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IDE Integration


In this tutorial, you will learn how to integrate your IDE with Cypress, we will also show you how to configure our development environment.

File Opener Preference

We will start off with how you can select a file opener preference, when you click on a file path from the Test Runner in the command or an error, Cypress attempts to open the file on your system by default. In the case where the editor supports inline highlighting of the file, the file opens with the cursor located on the line and column of interest.

Cypress will ask you to select the location you prefer to open the file when you click a file path for the first time.

Here are the options available to you:

  • File system (e.g. Finder for MacOS, File Explorer for Windows)
  • An IDE located on your system
  • A specified application path

Cypress will attempt to find the file editors that are available on our system and display them as options. If the editor you prefer is not on the list, you can specify the full path to the editor by selecting Other. But by default, Cypress will make every effort to open the file.

After you set your file opener preference, files automatically open in our selected application without Cypress asking you to choose. If you want to change the selection you made, you can do that in the Settings tab of the Cypress Test Runner by clicking under File Opener Preference.

Extensions & Plugins

There are many third-party IDE extensions and plugin to help you integrate your IDE with Cypress, we will be looking at some of them.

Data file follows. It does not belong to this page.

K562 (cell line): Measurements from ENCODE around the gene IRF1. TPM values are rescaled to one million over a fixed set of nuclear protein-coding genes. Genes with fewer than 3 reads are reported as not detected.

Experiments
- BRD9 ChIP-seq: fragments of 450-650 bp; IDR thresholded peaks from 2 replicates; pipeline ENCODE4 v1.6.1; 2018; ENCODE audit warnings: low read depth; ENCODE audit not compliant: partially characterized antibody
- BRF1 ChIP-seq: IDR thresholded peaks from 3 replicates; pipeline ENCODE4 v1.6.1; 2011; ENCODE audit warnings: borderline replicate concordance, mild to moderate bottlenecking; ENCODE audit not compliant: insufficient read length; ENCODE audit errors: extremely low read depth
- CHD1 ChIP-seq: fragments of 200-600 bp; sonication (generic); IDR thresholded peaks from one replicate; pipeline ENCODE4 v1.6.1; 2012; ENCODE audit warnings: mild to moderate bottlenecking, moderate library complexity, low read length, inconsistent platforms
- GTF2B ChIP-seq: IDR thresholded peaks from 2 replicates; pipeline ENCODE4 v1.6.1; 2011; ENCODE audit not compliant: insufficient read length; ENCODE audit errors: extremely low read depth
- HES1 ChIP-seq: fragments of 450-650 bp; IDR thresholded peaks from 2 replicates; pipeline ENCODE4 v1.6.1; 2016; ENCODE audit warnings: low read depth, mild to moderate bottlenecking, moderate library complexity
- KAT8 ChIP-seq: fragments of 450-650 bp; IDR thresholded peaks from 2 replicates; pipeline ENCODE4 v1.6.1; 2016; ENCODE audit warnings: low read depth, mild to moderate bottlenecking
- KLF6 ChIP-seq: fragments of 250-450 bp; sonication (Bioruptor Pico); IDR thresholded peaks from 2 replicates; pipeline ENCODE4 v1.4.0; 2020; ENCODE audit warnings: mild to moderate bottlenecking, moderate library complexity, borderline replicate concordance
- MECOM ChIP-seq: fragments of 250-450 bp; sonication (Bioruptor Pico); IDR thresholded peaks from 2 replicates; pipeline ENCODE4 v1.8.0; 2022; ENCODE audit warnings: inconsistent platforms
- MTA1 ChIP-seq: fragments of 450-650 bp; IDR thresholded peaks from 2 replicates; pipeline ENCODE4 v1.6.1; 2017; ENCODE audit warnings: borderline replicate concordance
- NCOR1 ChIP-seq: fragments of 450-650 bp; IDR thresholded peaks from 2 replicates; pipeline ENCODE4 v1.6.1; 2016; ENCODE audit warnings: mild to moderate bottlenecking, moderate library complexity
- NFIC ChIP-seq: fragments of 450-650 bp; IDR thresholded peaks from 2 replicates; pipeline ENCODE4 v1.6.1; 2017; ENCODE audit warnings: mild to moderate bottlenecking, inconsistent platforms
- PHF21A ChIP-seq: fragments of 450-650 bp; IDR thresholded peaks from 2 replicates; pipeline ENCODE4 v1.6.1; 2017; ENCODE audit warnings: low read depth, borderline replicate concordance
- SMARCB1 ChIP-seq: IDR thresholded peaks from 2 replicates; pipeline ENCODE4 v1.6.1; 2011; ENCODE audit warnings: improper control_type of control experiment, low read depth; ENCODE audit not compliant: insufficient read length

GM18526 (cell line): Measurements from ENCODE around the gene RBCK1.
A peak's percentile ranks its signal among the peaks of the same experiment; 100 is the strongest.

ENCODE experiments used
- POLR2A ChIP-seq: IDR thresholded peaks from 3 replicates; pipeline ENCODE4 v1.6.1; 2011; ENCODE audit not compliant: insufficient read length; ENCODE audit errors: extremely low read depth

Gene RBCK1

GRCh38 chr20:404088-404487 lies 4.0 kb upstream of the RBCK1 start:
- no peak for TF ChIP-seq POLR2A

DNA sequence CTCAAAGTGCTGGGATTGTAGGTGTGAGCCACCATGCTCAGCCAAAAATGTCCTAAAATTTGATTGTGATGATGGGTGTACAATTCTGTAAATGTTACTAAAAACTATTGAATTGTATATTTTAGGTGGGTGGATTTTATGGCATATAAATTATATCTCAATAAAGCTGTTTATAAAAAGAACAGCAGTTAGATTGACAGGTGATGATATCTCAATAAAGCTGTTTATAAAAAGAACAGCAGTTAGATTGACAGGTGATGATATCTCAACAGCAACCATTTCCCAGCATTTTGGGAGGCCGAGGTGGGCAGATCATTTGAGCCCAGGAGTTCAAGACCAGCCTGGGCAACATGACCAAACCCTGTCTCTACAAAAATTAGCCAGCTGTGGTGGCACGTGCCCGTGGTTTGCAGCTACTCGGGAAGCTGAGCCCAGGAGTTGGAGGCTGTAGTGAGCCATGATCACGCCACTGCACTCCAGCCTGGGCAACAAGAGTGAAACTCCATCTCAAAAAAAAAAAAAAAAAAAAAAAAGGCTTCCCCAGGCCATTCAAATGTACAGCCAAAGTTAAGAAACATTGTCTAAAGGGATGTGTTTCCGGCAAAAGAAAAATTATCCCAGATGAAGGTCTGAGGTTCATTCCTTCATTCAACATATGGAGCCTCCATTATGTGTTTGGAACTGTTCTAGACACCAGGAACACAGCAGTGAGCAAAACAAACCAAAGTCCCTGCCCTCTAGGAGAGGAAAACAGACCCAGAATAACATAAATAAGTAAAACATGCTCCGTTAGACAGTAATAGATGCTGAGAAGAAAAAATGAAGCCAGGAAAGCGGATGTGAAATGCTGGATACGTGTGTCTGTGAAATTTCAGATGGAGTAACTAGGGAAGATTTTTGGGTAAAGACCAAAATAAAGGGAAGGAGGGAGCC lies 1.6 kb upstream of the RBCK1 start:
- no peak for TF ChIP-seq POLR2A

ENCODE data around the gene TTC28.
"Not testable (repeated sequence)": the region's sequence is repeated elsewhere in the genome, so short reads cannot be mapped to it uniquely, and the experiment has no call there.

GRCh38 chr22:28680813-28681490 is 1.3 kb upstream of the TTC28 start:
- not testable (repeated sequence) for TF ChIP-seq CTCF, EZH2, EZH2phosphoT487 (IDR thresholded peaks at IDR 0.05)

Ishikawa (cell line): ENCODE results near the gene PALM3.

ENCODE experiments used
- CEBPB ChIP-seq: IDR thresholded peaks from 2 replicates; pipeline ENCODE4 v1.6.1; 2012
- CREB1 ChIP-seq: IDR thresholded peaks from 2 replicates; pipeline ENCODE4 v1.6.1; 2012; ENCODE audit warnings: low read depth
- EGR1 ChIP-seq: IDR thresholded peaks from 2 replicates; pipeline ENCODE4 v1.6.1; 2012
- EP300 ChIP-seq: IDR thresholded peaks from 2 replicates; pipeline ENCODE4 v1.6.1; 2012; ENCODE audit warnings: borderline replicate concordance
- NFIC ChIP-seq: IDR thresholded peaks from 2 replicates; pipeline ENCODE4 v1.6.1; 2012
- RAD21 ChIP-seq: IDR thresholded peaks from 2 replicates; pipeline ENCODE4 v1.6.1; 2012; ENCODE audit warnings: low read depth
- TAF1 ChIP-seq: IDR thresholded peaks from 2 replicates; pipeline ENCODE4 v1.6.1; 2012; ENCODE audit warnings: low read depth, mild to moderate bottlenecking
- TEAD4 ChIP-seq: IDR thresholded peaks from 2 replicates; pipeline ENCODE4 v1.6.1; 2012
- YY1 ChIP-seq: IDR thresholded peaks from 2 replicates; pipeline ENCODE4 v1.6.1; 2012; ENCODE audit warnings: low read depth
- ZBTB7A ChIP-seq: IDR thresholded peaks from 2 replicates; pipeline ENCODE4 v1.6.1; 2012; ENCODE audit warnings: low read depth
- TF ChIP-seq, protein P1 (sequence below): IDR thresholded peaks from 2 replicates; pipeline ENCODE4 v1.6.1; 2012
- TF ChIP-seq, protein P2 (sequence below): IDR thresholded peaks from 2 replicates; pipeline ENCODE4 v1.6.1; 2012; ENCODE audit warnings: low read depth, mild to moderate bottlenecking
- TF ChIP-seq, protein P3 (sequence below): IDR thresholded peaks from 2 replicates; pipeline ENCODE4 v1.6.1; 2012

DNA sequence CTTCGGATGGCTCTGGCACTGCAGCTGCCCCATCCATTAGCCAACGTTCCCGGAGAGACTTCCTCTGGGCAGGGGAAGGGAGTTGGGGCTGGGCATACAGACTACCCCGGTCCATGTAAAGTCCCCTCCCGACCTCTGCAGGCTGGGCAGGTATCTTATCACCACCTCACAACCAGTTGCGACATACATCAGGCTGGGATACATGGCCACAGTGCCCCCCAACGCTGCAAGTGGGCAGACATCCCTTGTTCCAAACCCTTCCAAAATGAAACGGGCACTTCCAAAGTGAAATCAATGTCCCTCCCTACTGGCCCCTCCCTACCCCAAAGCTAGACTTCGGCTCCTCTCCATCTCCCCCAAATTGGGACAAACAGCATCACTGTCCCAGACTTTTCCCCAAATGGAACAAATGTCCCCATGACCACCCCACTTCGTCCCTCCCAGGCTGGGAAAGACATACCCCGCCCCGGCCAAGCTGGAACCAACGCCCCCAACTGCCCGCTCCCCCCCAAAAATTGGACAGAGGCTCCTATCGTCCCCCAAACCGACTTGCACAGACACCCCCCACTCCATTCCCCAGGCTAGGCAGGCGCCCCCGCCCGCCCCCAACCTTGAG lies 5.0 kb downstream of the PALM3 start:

Visual Studio Code

  • Cypress Fixture-IntelliSense: This plugin supports your cy.fixture() and cy.route(..., fixture:) commands by providing intellisense for existing fixtures.
  • Cypress Helper: Cypress helpers are various helpers and commands for integration with Cypress.
  • Cypress Snippets: These are useful Cypress code snippets.
  • Open Cypress: Enables you to open Cypress specs and single it() blocks directly from VS Code.
  • Test Utils: Easily add or remove .only and .skip modifiers using keyboard shortcuts or the command palette.

IntelliJ Platform

Cypress is compatible with IntelliJ IDEA, AppCode, CLion, GoLand, PhpStorm, PyCharm, Rider, RubyMine, and WebStorm.

  • Cypress Support: This plugin integrates Cypress under the common Intellij test framework.
  • Cypress Support Pro: This is an improved version of the Cypress Support plugin with debugging from the IDE, advanced autocomplete, built-in recorder and other features.

Intelligent Code Completion

Writing Tests

Features

IntelliSense offers you intelligent code suggestions directly in your IDE while writing tests. A typical IntelliSense popup will show command definition, a code example and a link to the full documentation page. IntelliSense provides you with:

  • Autocomplete feature when you are typing Cypress commands
  • Signature help when you are writing and hovering on Cypress commands.
  • Autocomplete when you are typing assertion chains, it will include only DOM assertions if you are testing on a DOM element.

Development Environment Setup

This section assumes that you already have Cypress installed. Cypress has TypeScript type declaration included by default. These type declarations can be used by modern browsers to show IntelliSense inside spec files.